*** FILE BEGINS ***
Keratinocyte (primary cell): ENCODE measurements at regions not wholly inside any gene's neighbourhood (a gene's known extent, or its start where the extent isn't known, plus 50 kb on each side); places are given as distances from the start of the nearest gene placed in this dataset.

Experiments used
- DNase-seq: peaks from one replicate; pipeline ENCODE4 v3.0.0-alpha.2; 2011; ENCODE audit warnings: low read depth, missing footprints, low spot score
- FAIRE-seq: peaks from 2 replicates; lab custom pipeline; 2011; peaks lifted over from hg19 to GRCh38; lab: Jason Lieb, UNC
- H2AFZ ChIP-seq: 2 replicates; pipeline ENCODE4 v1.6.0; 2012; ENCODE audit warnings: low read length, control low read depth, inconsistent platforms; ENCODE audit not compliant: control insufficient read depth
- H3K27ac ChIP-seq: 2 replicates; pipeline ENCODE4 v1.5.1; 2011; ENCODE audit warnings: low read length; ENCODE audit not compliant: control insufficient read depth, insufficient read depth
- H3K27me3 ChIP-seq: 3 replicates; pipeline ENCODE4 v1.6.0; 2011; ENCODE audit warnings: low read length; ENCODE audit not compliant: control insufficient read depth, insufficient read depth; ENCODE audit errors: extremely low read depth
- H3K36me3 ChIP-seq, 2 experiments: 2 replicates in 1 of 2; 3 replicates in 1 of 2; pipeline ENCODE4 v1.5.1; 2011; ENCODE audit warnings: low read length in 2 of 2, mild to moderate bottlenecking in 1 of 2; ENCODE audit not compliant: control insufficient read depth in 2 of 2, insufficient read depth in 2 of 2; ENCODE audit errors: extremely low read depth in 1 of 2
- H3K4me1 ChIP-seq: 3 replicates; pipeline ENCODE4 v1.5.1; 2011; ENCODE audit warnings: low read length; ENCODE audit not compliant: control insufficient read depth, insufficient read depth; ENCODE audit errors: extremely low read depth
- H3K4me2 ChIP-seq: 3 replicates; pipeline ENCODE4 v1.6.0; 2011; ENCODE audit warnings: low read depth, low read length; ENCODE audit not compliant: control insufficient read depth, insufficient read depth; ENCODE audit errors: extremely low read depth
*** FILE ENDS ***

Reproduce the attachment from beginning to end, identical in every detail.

Keratinocyte (primary cell): ENCODE measurements at regions not wholly inside any gene's neighbourhood (a gene's known extent, or its start where the extent isn't known, plus 50 kb on each side); places are given as distances from the start of the nearest gene placed in this dataset.

Experiments used
- DNase-seq: peaks from one replicate; pipeline ENCODE4 v3.0.0-alpha.2; 2011; ENCODE audit warnings: low read depth, missing footprints, low spot score
- FAIRE-seq: peaks from 2 replicates; lab custom pipeline; 2011; peaks lifted over from hg19 to GRCh38; lab: Jason Lieb, UNC
- H2AFZ ChIP-seq: 2 replicates; pipeline ENCODE4 v1.6.0; 2012; ENCODE audit warnings: low read length, control low read depth, inconsistent platforms; ENCODE audit not compliant: control insufficient read depth
- H3K27ac ChIP-seq: 2 replicates; pipeline ENCODE4 v1.5.1; 2011; ENCODE audit warnings: low read length; ENCODE audit not compliant: control insufficient read depth, insufficient read depth
- H3K27me3 ChIP-seq: 3 replicates; pipeline ENCODE4 v1.6.0; 2011; ENCODE audit warnings: low read length; ENCODE audit not compliant: control insufficient read depth, insufficient read depth; ENCODE audit errors: extremely low read depth
- H3K36me3 ChIP-seq, 2 experiments: 2 replicates in 1 of 2; 3 replicates in 1 of 2; pipeline ENCODE4 v1.5.1; 2011; ENCODE audit warnings: low read length in 2 of 2, mild to moderate bottlenecking in 1 of 2; ENCODE audit not compliant: control insufficient read depth in 2 of 2, insufficient read depth in 2 of 2; ENCODE audit errors: extremely low read depth in 1 of 2
- H3K4me1 ChIP-seq: 3 replicates; pipeline ENCODE4 v1.5.1; 2011; ENCODE audit warnings: low read length; ENCODE audit not compliant: control insufficient read depth, insufficient read depth; ENCODE audit errors: extremely low read depth
- H3K4me2 ChIP-seq: 3 replicates; pipeline ENCODE4 v1.6.0; 2011; ENCODE audit warnings: low read depth, low read length; ENCODE audit not compliant: control insufficient read depth, insufficient read depth; ENCODE audit errors: extremely low read depth